Imperfection

Everything should be all set, I thought, looking at the kitchen.  They should be here any minute.

It was our first big holiday since moving back to the Midwest.  Thanksgiving had never been a big holiday in R’s family because of their split locations; sometimes they were in the States, and sometimes they were in Canada.  Since each country celebrated the holiday at vastly different times, Thanksgiving was reduced to a day off for some but not always for all.

Meanwhile, I was eager to celebrate a big, family holiday.  It was what I’d missed most the previous year; we’d spent Thanksgiving at the local Holiday Inn buffet.  Perhaps some people liked not having to cook and clean, but my mind always wandered back to my mother and her family bustling in the kitchen.  I was going to make my mother’s cranberry sherbet as an appetizer, her stuffing, my aunt’s broccoli casserole.  Of course there would be crescent rolls and a salad.  R’s parents and sister were supposed to be bringing pies.

There was something else, too.  R had been particularly terse over the last few months as he’d seen more and more of my time devoted to the Rick Springfield website and CD sale.  While orders were still coming in, it was a slow trickle; most of the boxes were empty and gone from the living room.  I’d managed to move 2,000 CDs out while juggling the family and the work, but it hadn’t been pleasant or easy for any of us.  It was time for me to refocus on what was really important in my life: my family.  I wanted a lovely, perfect dinner to help prove to R that my priorities weren’t as out of whack as they had been recently.

“Do you think the turkey is going to be done in time?” R asked, coming into the kitchen, fresh from the shower.  He had dressed nicely in corduroy pants and a button down shirt.

I rolled my eyes at him.  “Way to butt in after you’ve not been even in the kitchen all morning.”

“Hey, I was dealing with the kids, keeping them out of your hair.”

“While you lounged on the sofa watching TV?” I accused, but trying to keep my tone light.

“Whatever does the job,” he said, turning his attention to the table.  “It looks nice,” he offered.

“It does,” I answered, a little wistfully.  I’d set the table with my grandmother’s china; I’d never had an opportunity to host a holiday before, and thus this was the first time I’d ever used it since my mother had passed seven years prior.  Before I could get too maudlin, I heard the doorbell ringing and then the thump of steps as Z ran to get the door.  I glanced at the clock, noting that the turkey should be done in about forty minutes, before walking down the hall to greet R’s parents, sister and brother in law.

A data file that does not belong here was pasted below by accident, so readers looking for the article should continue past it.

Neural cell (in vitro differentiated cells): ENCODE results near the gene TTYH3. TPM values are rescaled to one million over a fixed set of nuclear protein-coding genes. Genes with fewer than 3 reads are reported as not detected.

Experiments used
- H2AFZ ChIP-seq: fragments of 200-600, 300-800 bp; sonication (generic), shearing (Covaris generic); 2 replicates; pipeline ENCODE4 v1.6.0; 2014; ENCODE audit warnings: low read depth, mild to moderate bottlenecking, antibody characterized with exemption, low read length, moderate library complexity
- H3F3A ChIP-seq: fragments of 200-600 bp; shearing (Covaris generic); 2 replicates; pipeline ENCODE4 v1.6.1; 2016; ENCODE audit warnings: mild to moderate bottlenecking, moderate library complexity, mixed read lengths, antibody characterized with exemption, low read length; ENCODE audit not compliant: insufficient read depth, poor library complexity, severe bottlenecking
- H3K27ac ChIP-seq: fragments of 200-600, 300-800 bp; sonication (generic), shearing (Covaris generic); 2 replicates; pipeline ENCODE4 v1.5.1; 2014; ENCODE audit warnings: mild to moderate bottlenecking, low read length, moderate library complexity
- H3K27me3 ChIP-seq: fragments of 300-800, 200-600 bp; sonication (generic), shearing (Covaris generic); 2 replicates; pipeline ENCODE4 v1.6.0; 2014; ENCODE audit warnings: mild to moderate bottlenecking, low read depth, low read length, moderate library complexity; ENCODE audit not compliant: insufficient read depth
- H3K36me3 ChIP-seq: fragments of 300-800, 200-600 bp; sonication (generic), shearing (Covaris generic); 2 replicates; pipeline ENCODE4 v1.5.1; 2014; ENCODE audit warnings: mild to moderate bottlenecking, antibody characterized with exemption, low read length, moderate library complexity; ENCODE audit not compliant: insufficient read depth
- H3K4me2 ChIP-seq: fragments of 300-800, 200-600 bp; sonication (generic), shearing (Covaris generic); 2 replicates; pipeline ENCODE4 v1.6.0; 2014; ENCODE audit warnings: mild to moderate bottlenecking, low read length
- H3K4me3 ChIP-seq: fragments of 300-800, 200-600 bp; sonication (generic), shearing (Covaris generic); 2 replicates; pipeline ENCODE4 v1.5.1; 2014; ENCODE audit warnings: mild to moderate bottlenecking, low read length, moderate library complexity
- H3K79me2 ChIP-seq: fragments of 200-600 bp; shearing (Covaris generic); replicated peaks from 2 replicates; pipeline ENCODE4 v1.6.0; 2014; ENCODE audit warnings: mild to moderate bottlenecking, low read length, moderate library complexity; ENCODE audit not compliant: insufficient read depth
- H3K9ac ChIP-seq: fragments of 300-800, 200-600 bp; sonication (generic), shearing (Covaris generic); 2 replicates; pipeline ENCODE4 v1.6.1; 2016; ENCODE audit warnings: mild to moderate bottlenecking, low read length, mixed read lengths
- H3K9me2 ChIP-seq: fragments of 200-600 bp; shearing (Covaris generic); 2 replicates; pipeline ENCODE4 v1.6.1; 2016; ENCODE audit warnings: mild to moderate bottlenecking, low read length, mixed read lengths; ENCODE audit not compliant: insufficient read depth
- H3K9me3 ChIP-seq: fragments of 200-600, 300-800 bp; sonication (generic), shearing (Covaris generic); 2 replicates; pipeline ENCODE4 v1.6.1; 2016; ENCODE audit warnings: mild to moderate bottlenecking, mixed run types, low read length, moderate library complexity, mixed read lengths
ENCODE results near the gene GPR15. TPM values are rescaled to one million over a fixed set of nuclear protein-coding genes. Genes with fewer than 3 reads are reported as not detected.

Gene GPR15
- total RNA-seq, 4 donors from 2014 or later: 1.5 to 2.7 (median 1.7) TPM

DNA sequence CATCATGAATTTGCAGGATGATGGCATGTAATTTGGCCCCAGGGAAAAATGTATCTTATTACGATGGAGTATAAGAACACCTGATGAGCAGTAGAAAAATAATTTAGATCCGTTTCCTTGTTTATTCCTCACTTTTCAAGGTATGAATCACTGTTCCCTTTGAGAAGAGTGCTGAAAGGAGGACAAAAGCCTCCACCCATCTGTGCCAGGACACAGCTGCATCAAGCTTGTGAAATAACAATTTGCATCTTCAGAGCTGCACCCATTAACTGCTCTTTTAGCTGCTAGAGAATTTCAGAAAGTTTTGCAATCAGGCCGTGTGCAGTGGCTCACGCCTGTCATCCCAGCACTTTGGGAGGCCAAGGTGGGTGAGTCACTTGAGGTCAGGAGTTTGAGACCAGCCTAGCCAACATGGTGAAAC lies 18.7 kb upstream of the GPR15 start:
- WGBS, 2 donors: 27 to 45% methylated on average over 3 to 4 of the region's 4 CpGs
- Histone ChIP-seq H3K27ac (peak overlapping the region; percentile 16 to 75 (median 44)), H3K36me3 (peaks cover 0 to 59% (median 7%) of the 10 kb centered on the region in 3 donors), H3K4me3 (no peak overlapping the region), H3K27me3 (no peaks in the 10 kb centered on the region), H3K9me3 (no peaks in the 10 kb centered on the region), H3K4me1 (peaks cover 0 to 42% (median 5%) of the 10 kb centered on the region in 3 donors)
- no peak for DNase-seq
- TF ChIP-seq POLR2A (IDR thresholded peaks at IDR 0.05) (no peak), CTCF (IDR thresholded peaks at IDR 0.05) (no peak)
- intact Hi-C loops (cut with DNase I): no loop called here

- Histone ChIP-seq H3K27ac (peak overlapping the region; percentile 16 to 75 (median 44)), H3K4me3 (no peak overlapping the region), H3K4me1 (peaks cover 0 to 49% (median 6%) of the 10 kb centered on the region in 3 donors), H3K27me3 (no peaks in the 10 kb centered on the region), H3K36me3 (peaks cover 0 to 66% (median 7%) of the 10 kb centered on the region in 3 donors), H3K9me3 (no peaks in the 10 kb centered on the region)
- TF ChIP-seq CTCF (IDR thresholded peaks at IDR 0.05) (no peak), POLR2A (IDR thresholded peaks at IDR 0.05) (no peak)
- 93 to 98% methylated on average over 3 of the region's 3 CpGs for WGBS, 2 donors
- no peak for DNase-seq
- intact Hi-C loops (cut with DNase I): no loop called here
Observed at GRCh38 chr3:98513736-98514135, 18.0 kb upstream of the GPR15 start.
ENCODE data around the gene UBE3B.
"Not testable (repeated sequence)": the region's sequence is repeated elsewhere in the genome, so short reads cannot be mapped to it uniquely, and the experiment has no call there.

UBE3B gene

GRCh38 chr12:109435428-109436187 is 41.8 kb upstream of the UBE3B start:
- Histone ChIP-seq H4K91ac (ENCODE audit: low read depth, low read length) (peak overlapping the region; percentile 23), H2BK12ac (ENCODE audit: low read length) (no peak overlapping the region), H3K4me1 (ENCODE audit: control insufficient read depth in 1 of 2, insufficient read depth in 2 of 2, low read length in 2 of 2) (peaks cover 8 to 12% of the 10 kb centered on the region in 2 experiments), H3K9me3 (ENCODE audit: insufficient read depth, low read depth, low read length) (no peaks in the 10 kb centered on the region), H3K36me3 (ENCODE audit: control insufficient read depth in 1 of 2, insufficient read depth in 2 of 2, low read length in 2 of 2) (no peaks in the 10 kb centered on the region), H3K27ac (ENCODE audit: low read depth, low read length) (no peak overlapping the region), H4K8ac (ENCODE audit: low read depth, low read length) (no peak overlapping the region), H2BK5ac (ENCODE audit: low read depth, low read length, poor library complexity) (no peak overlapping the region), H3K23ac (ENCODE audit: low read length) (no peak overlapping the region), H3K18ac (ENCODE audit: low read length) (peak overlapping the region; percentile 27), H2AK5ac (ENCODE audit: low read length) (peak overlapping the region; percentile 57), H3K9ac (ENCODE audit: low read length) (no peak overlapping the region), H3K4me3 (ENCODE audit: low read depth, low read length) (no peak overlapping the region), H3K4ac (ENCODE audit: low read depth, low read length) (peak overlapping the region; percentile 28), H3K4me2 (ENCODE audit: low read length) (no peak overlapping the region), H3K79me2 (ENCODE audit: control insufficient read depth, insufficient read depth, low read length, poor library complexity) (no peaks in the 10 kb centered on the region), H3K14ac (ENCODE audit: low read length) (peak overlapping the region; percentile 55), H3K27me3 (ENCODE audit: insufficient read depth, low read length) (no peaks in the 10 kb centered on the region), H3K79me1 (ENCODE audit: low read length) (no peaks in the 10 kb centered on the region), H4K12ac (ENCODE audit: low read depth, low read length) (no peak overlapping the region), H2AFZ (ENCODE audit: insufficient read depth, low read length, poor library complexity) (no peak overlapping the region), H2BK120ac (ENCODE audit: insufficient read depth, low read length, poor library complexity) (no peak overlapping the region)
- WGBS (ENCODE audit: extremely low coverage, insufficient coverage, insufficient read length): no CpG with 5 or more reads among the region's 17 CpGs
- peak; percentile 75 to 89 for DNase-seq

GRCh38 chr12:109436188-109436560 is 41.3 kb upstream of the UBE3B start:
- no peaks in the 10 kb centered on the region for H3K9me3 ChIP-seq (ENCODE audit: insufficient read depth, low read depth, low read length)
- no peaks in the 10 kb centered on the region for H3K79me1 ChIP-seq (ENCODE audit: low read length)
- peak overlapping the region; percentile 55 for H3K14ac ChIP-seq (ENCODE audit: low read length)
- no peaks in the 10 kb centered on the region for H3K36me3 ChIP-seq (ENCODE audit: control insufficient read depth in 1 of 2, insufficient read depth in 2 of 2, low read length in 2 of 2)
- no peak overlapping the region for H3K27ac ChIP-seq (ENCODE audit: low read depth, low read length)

“Everything looks beautiful,” gushed my mother in law, eager to bolster my confidence.  She and my father in law were amazing cooks, and I always felt somehow inadequate trying to cook for them.

A flurry of activity ensued in the kitchen as I finished off the side dishes, put the rolls in the oven to brown while R and the kids visited with the family and enjoyed a cocktail.  I proudly scooped out the tart sherbet, it’s brilliant dark pink color festive and beautiful in my mother’s glass dishes.

“Wonderful idea, to cleanse your palate before your meal,” R’s father complimented.  I was relieved as I cleared the dishes to start the next course.

I peeked in the oven.  The turkey didn’t look as brown as I had hoped, but then I’d never cooked a turkey before.  I didn’t want to ask R’s parents for help, but I had no choice.  “Can one of you come here and tell me what you think about the turkey?” I asked quietly as everyone waited in anticipation around the table.

R’s father folded his napkin and strode over to the open oven door.  “Oh, it’s not even close to done,” he said after a quick glance.  “Another hour at least.”  I felt my face redden and closed the door, mortified that I’d managed to screw up something as basic as a turkey.

“Don’t worry,” R’s sister said, her tone easy and casual.  “Remember the time this happened to you when we were kids?  We ate all of the side dishes first and then had the turkey later, like a whole different course.  It was actually kind of good that way, because we didn’t get overstuffed.”

“We should do that today,” R’s mother replied, trying to help me feel better about my obvious faux pas.  “Everything else is done, and we don’t want it to be ruined by waiting for the turkey.  We’re all hungry, right?  Let’s eat!”

I wanted to run from the room and burst into tears.  Not only wasn’t the meal perfect, it was wrong in just the way R had predicted.  R’s family was so painfully nice about the whole thing to boot.

“Don’t feel badly,” R’s mother said as I sat down, trying to mask my distress.  “This is your first Thanksgiving meal.  You’ll learn.  We all had to learn.”

I supposed that was true, but I just hated making mistakes in front of everyone.  “Thank you,” I said, eagerly accepting the glass of wine R’s father was pouring for me.  “At least we have a good story to tell in later years, right?”

 

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